Grandma Fanny swore to my mother that among this set a women’s virginity was to be preserved until marriage — any behavior to the contrary was for the girls with bobbed hair girls with the Clara Bow lips and the net stockings.
Fanny was a bachelorette for nine happy years. World War I came, and the sweatshop girls volunteered at the Red Cross. She attended an Armistice Day celebration party where she caught the eye of a private in the Army: Jacob “Jack” Meiselman, who was to become my grandfather, although I would never meet him. His baby blue eyes and blonde hair mesmerized her.
On Fanny and Jack’s first date, they went to see Grant’s Tomb, where they alternated telling their life stories in English and Yiddish.
Jack, a shirtwaist supervisor who had also come to the U.S. on his own as a teen, was 10 years older than Fanny. He was also from a small town in Galicia, but he was an ardent Socialist who had proudly shucked not only his old first name, but also the old ways. He seemed so worldly, even though he would soon reveal that he had spent the war years peeling potatoes on kitchen patrol. Though he was self-taught, he could still read and write, and was popular with his set. My grandmother would not always have such kind thoughts about him, but their courtship was a brief period of passion in her life. New love feels like you’ve been given a set of wings.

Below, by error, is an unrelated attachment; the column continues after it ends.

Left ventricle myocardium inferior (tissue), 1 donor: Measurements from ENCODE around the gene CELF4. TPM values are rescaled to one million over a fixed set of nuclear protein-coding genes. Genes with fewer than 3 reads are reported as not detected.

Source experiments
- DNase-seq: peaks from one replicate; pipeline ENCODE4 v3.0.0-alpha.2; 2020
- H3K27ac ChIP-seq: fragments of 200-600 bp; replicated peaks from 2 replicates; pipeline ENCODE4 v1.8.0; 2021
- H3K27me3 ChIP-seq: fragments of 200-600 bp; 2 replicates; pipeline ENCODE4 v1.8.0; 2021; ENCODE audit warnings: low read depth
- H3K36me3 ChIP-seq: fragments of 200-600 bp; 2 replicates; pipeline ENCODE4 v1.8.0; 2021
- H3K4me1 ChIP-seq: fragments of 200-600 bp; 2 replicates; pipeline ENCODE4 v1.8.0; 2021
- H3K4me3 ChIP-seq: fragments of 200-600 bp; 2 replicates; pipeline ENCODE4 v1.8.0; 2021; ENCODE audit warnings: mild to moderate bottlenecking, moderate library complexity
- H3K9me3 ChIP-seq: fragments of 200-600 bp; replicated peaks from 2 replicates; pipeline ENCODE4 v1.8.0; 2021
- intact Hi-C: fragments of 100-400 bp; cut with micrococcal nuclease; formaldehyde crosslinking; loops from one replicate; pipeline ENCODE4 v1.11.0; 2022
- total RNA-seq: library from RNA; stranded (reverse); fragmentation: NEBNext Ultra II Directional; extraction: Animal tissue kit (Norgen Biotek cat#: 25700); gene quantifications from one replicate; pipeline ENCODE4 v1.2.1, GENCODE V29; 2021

Fanny and Jack were married on February 1, 1920. The tiny bride of 4-foot-10 was the queen of her new apartment in West New York, New Jersey, across the Hudson by the Palisades. She bought brand-new kitchenware: rolling pins and bowls, all of which have stayed in the family.